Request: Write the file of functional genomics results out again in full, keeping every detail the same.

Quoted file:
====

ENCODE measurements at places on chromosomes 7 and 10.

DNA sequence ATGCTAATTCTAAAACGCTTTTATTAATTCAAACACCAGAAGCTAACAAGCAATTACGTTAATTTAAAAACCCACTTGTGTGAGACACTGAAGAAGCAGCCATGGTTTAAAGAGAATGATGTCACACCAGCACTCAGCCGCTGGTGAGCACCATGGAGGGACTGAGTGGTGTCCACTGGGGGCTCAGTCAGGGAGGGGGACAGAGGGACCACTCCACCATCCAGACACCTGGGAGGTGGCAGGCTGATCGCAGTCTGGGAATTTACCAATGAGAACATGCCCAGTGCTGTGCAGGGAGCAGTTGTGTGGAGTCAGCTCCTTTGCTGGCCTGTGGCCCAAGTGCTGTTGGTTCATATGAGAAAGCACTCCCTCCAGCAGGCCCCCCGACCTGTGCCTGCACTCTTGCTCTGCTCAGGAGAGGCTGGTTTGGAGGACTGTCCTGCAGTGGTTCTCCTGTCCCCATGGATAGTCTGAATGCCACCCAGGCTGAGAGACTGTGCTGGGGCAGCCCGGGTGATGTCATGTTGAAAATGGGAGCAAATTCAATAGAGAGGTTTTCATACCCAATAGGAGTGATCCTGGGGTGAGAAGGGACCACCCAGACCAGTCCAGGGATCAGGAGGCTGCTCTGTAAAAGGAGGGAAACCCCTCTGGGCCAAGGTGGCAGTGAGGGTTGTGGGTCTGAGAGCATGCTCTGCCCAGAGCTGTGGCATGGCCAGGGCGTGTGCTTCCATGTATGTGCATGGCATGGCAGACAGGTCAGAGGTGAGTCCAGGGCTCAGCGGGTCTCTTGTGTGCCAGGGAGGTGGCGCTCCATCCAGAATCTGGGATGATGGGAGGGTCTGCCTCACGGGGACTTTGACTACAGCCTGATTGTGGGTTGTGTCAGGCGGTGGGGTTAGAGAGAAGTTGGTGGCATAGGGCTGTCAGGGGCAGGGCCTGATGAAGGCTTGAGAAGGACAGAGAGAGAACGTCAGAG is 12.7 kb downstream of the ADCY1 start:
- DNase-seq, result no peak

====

ENCODE measurements at places on chromosomes 7 and 10.

DNA sequence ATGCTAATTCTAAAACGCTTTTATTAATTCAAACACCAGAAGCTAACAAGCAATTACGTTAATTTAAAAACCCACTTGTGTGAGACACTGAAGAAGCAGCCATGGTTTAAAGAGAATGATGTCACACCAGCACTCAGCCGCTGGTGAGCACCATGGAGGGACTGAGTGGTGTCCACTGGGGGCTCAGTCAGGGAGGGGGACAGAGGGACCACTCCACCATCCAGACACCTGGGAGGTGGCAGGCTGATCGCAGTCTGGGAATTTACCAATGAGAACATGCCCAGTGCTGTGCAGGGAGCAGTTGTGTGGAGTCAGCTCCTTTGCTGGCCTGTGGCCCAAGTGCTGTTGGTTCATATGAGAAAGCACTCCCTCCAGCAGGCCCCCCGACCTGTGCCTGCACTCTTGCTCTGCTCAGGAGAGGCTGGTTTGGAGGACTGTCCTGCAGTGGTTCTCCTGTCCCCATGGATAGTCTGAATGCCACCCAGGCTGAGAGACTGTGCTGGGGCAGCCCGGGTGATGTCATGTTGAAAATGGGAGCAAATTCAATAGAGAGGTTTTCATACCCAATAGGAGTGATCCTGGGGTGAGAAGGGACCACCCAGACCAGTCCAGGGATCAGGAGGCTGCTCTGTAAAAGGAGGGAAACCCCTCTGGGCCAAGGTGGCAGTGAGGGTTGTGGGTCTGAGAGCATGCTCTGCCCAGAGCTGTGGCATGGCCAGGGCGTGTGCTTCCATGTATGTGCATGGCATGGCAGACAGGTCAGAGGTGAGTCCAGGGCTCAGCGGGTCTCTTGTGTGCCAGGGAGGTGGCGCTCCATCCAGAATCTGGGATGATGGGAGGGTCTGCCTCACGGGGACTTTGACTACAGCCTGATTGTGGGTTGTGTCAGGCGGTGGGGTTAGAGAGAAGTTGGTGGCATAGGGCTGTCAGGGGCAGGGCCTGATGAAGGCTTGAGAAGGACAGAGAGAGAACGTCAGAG is 12.7 kb downstream of the ADCY1 start:
- DNase-seq, result no peak